News

  • Henares on Pacquiao bashing: I did not start this
  • Drilon, Nancy Binay urge Filipinos to strengthen faith
  • ‘Yolanda’ toll now at 6,300 – NDRRMC
  • ‘Mom, I love you,’ says text from student on sinking ferry
  • Moderate earthquake jolts southern Iran
  • Sports

  • Power Pinays smash India in Asian Women’s Club volleyball opener
  • PH youth boxers off to stumbling start in AIBA World tilt
  • Durant has 42, Thunder beat Pistons 112-111
  • Walker leads Bobcats over Bulls in OT, 91-86
  • Man City slips further out of title contention
  • Lifestyle

  • Pro visual artists, lensmen to judge Pagcor’s photo contest
  • ‘Labahita a la bacalao’
  • This is not just a farm
  • Clams and garlic, softshell crab risotto–not your usual seafood fare for Holy Week
  • Moist, extra-tender blueberry muffins
  • Entertainment

  • Will Arnett files for divorce from Amy Poehler
  • American rapper cuts own penis, jumps off building
  • Jay Z to bring Made in America music fest to LA
  • Why Lucky has not bought an engagement ring for Angel
  • Derek more private with new girlfriend
  • Business

  • Asia stocks fail to match Wall Street gains
  • Fired Yahoo exec gets $58M for 15 months of work
  • PH presses bid to keep rice import controls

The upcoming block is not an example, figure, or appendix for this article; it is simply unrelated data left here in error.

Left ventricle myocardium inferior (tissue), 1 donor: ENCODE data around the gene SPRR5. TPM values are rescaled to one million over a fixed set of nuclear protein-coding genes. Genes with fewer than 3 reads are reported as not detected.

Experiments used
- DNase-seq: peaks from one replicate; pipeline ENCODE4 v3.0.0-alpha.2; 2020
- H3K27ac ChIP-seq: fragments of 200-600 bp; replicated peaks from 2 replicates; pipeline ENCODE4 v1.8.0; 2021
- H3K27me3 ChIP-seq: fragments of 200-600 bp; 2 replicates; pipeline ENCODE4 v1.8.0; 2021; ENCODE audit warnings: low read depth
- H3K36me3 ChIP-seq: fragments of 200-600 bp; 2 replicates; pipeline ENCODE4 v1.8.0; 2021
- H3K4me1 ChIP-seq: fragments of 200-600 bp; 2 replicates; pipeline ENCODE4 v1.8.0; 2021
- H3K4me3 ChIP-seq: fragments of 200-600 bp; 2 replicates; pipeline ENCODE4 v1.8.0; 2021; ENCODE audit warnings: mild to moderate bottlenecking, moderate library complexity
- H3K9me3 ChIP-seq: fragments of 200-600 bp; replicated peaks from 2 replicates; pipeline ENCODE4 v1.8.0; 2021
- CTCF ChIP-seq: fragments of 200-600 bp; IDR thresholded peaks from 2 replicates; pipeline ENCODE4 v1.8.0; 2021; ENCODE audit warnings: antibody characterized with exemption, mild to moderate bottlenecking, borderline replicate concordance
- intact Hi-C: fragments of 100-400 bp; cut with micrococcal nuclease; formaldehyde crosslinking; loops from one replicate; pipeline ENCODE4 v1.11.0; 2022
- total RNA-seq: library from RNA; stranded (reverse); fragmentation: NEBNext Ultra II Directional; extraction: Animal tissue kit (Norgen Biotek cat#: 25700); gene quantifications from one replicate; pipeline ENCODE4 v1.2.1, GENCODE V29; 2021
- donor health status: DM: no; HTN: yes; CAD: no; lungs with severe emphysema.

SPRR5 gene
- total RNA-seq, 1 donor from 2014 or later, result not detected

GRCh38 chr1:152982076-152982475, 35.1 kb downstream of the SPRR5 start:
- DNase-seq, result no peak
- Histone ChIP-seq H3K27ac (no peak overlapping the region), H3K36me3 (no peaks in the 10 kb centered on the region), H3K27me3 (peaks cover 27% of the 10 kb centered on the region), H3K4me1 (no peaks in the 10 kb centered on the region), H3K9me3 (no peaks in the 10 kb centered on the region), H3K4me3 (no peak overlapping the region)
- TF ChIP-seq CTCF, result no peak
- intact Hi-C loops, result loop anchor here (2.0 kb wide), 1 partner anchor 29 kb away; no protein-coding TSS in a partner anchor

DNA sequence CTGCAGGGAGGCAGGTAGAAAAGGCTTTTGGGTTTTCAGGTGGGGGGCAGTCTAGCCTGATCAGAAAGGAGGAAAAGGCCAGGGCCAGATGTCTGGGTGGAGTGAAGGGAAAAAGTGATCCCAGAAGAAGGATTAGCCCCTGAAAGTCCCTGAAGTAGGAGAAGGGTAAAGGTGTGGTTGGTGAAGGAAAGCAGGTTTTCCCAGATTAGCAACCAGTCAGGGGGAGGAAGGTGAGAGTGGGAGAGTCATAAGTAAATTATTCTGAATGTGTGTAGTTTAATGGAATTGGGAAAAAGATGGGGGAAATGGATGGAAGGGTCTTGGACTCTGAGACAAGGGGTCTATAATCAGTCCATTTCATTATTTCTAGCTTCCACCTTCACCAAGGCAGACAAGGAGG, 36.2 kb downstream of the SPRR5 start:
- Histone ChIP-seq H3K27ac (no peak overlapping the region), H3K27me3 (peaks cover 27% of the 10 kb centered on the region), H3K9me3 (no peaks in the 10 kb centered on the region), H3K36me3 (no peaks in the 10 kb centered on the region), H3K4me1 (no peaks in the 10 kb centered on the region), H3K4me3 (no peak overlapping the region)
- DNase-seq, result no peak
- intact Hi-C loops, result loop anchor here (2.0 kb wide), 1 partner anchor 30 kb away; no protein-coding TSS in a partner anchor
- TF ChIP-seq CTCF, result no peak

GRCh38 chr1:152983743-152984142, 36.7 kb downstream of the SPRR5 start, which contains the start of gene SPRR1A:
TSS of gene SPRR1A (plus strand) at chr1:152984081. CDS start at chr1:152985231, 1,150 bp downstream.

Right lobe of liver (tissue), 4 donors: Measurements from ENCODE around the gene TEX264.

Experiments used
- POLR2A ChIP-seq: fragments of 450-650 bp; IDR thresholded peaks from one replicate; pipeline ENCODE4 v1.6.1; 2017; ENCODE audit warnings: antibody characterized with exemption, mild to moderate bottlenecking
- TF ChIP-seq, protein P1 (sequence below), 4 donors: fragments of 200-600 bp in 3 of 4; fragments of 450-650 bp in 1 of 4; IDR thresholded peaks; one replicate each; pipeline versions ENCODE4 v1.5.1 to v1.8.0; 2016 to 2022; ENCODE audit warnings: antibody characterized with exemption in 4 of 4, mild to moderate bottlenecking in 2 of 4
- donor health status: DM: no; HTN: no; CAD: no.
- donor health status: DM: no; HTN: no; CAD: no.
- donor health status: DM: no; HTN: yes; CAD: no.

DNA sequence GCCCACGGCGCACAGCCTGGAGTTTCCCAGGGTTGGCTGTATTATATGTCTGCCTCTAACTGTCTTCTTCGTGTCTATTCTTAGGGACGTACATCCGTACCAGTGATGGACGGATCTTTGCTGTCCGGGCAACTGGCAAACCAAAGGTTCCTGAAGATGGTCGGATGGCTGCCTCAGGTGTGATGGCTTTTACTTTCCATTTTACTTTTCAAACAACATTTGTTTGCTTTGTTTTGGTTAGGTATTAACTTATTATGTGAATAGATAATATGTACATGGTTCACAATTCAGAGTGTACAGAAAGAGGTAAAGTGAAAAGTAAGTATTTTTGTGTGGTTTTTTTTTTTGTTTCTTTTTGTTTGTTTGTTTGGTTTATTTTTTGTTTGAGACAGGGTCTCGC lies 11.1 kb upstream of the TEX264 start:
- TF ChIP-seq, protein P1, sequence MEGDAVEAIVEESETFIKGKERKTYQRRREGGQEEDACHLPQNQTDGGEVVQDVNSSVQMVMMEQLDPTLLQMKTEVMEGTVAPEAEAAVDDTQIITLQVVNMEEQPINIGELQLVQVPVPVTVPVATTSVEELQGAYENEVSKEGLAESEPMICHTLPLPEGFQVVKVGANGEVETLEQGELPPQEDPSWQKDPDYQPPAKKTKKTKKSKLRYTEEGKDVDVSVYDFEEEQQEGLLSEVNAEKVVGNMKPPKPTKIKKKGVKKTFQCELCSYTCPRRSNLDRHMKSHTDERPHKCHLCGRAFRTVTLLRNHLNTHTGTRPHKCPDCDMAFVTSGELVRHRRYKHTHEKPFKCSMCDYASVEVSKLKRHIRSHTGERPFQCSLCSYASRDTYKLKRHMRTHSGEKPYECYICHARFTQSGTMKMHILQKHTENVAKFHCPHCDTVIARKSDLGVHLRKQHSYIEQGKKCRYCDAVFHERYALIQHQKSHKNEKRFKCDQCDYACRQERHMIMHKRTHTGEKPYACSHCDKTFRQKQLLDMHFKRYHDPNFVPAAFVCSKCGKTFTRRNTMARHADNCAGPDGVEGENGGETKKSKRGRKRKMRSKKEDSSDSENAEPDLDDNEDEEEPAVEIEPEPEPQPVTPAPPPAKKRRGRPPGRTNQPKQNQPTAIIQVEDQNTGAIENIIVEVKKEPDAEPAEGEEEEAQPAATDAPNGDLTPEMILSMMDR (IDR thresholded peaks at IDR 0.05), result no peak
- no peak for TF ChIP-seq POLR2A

• PSEi continues to gain
  • Number of retrenched workers rose by 42% in ’13
  • Technology

  • Netizens seething in anger over Aquino ‘sacrifice’ message
  • Filipinos #PrayForSouthKorea
  • Taylor Swift tries video blogging, crashes into fan’s bridal shower
  • DOF: Tagaytay, QC best at handling funds
  • Smart phone apps and sites perfect for the Holy Week
  • Opinion

  • Editorial cartoon, April 17, 2014
  • A humbler Church
  • Deepest darkness
  • ‘Agnihotra’ for Earth’s health
  • It’s the Holy Week, time to think of others
  • Global Nation

  • Syria most dangerous country for journalists, PH 3rd—watchdog
  • Japan says visa-free entry still a plan
  • First Fil-Am elected to Sierra Madre, Calif. city council
  • UC Irvine cultural night to dramatize clash of values in immigrant family
  • Filipino sweets and info served at UC Berkeley Spring Fest
    Marketplace